Online Bermuda Race Winners Declared
Published on June 23rd, 2020
(June 23, 2020) – With the 52nd running of the Newport Bermuda Race postponed until 2022 due to the COVID-19 disease, volunteers on the Bermuda Race Organizing Committee shifted focus to develop an online approach to keep the spirit of the 2020 race alive.
From the June 19 start, a large fleet of virtual sailboats completed the 2020 Online Newport Bermuda Race off the east end of Bermuda between last night and this morning in a gradually lightening southwest breeze, and winners were decided in the four divisions.
Utilizing navigation-simulation software provided by and in partnership with Sailonline.org, more than 300 boats (of 500+ registered under the flags of 50 nations) crossed the finish line having sailed the 635 nautical miles from Newport in less than four days.
Racing was often close, and in one division, the St. David’s Lighthouse group sailing Dehler 46s, the difference between first and second place was seven seconds.
The sailors covered many miles in the first and last 24 hours, reaching in southwesterly breezes, but in between, very light and unstable winds challenged the sailors to choose the fastest route.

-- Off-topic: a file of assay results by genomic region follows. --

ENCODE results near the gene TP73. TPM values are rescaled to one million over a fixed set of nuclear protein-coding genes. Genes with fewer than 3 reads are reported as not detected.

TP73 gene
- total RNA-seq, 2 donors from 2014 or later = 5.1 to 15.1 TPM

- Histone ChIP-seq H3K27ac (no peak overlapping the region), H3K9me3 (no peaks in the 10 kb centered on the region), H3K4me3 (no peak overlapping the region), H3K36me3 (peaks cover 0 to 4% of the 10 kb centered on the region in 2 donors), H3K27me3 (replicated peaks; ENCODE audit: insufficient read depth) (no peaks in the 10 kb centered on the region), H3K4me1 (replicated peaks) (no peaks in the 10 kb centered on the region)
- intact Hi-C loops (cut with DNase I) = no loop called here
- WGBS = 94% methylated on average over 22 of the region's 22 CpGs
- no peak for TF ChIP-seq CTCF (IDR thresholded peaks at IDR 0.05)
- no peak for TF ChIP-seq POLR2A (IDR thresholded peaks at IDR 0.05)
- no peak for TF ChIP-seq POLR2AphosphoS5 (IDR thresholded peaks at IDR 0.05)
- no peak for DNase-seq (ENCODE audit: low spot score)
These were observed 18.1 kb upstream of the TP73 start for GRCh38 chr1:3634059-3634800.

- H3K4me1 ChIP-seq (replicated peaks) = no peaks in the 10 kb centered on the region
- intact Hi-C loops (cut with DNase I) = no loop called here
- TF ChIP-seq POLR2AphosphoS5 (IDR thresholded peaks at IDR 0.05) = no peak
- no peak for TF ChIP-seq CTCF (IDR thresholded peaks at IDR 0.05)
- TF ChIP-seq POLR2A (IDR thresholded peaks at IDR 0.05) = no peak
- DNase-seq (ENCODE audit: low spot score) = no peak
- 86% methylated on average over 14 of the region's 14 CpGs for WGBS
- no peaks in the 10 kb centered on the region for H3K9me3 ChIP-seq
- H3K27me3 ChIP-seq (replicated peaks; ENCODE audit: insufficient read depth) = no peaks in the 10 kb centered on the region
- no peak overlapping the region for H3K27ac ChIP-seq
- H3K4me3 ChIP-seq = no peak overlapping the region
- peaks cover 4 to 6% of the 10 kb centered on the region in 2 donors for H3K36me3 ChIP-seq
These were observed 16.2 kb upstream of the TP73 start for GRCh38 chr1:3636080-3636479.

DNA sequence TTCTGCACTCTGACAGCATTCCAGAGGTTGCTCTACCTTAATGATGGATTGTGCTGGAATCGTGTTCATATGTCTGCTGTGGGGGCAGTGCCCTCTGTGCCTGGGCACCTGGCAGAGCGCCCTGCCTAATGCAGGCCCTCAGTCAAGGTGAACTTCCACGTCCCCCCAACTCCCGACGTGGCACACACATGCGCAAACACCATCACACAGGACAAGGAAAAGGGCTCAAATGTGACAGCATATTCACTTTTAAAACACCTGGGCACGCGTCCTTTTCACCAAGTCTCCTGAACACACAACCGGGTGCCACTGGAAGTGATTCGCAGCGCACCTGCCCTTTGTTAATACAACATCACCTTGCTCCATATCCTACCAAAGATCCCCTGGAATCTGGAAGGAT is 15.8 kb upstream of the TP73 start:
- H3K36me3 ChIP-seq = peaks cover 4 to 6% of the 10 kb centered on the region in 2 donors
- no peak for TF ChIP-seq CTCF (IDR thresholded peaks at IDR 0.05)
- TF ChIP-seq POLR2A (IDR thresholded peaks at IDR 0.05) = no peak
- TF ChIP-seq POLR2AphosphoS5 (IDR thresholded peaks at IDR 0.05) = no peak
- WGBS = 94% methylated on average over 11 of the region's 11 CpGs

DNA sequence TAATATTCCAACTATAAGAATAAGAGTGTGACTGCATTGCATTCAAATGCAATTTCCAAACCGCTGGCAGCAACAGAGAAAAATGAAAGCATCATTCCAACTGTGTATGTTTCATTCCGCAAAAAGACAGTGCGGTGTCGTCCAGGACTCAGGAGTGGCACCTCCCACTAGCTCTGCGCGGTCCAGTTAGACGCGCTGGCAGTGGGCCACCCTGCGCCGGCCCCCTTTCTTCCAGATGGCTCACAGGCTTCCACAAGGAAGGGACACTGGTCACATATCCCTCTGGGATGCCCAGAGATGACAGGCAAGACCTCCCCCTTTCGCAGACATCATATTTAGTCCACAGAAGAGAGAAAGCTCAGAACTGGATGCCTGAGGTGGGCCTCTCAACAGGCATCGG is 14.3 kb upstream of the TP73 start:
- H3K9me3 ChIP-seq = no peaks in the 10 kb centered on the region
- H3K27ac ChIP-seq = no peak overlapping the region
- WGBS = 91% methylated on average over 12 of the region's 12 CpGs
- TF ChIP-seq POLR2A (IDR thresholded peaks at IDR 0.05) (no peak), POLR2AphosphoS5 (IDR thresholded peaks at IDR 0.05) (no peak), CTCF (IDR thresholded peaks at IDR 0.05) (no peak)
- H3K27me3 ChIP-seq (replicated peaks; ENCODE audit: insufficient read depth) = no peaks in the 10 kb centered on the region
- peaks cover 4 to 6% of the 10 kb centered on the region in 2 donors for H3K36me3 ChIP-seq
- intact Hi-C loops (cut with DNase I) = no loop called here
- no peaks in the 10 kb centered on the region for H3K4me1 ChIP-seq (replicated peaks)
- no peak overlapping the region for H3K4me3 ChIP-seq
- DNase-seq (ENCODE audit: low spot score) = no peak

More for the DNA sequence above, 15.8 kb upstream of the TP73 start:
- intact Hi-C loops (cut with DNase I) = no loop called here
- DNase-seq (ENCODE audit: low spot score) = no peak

Using NOAA GFS model forecast and actual winds modeled across the course, Sailonline’s nav-simulation was so realistic that many top sailors equipped with their usual onboard routing software sailed 100 miles to the east in search of stronger winds on day two. But the next day, the winds were light everywhere and those who chose the more direct route emerged closer to Bermuda when the winds returned.
Sailors in each division competed on a one-design basis, racing in a boat model chosen by the race sponsor for that division. The winners and their boat names were as follows:
St. David’s Lighthouse Div.—Dehler 46 (Dehler Yachts/ McMichael Yacht Yards & Brokers):
Seven seconds separated first and second, with Michael O’Donnell, sailing his first online race, crediting his own clumsiness for an accidental double tack on the approach to the finish. This iconic racer/cruiser division attracted a larger number of entries who were planning to sail the 2020 IRL (in real life) race.
1) Michael O’Donnell/Modonnellaw (US)
2) Scott Bearse/SlideRule (US)
3) Joseph Gordon/QSail (Qatar)
Gibbs Hill Lighthouse Div.—Xp 55 (X-Yachts/ X-Yachts USA)
“Disregarding his router” due to the instability of the weather forecast, Juan Barclay sailed to a westerly position relative to the fleet yet close to the rhumbline; when the breeze filled, he had the best reaching angle for the last day to Bermuda and won by a quarter mile. This division featured some of the top Sailonline.org sailors, competing for line honors, all were pleased to see so many Bermuda Race sailors trying their hand at Sailonline.
1) Juan Barclay/rafa (Peru)
2) Ilpo Jarvinen/ij (Finland)
3) Robert Schön/robert1 (Sweden)
Finisterre Cruiser Div.—Italia 14.98 (Italia Yachts/ David Walters Yachts):